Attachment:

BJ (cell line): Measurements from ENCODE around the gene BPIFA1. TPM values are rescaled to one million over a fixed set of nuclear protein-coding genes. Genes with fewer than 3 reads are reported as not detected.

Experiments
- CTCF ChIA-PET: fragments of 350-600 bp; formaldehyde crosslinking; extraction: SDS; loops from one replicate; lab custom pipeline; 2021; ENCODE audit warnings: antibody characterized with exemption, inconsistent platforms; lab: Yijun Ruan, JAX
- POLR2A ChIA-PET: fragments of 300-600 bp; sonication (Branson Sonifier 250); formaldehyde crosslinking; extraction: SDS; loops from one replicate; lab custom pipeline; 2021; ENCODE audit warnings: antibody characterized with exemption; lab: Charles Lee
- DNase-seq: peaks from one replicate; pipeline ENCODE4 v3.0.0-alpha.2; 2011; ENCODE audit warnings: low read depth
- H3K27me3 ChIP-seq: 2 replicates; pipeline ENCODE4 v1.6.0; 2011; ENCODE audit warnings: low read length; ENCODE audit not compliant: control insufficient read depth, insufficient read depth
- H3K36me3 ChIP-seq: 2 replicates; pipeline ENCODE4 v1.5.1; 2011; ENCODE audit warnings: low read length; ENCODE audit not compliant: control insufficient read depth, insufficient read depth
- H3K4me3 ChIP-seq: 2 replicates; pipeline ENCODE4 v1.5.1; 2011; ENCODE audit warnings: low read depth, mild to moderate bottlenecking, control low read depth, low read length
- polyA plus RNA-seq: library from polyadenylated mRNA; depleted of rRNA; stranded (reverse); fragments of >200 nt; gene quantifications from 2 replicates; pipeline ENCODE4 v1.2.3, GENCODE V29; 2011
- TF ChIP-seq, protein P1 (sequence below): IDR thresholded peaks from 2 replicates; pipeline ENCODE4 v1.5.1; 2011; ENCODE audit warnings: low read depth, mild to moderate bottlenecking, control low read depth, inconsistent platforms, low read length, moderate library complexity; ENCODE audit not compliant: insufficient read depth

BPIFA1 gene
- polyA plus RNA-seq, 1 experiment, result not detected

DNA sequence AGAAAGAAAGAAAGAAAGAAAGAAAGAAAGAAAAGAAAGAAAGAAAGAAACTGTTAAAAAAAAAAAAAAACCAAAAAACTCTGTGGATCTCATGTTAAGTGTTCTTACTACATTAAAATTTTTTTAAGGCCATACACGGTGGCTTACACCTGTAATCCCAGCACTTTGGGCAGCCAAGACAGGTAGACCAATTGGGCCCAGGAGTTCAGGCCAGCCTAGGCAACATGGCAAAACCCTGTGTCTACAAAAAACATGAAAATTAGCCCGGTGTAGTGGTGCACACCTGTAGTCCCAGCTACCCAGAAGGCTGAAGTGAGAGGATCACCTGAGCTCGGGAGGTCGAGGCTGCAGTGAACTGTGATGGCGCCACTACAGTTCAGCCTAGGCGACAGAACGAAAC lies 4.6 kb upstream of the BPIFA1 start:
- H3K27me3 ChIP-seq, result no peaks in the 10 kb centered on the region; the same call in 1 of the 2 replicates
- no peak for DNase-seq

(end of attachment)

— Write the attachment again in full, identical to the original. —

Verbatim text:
BJ (cell line): Measurements from ENCODE around the gene BPIFA1. TPM values are rescaled to one million over a fixed set of nuclear protein-coding genes. Genes with fewer than 3 reads are reported as not detected.

Experiments
- CTCF ChIA-PET: fragments of 350-600 bp; formaldehyde crosslinking; extraction: SDS; loops from one replicate; lab custom pipeline; 2021; ENCODE audit warnings: antibody characterized with exemption, inconsistent platforms; lab: Yijun Ruan, JAX
- POLR2A ChIA-PET: fragments of 300-600 bp; sonication (Branson Sonifier 250); formaldehyde crosslinking; extraction: SDS; loops from one replicate; lab custom pipeline; 2021; ENCODE audit warnings: antibody characterized with exemption; lab: Charles Lee
- DNase-seq: peaks from one replicate; pipeline ENCODE4 v3.0.0-alpha.2; 2011; ENCODE audit warnings: low read depth
- H3K27me3 ChIP-seq: 2 replicates; pipeline ENCODE4 v1.6.0; 2011; ENCODE audit warnings: low read length; ENCODE audit not compliant: control insufficient read depth, insufficient read depth
- H3K36me3 ChIP-seq: 2 replicates; pipeline ENCODE4 v1.5.1; 2011; ENCODE audit warnings: low read length; ENCODE audit not compliant: control insufficient read depth, insufficient read depth
- H3K4me3 ChIP-seq: 2 replicates; pipeline ENCODE4 v1.5.1; 2011; ENCODE audit warnings: low read depth, mild to moderate bottlenecking, control low read depth, low read length
- polyA plus RNA-seq: library from polyadenylated mRNA; depleted of rRNA; stranded (reverse); fragments of >200 nt; gene quantifications from 2 replicates; pipeline ENCODE4 v1.2.3, GENCODE V29; 2011
- TF ChIP-seq, protein P1 (sequence below): IDR thresholded peaks from 2 replicates; pipeline ENCODE4 v1.5.1; 2011; ENCODE audit warnings: low read depth, mild to moderate bottlenecking, control low read depth, inconsistent platforms, low read length, moderate library complexity; ENCODE audit not compliant: insufficient read depth

BPIFA1 gene
- polyA plus RNA-seq, 1 experiment, result not detected

DNA sequence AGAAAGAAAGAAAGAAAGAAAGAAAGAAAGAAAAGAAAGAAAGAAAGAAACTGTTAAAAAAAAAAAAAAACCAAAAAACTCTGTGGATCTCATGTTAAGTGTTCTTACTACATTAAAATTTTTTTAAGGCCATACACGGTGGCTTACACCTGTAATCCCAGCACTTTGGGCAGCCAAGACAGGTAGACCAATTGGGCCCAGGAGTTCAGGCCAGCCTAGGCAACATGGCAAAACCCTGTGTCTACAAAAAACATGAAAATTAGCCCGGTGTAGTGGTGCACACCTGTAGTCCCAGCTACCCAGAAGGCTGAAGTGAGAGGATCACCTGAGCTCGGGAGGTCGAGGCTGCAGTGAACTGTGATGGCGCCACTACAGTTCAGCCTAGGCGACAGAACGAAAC lies 4.6 kb upstream of the BPIFA1 start:
- H3K27me3 ChIP-seq, result no peaks in the 10 kb centered on the region; the same call in 1 of the 2 replicates
- no peak for DNase-seq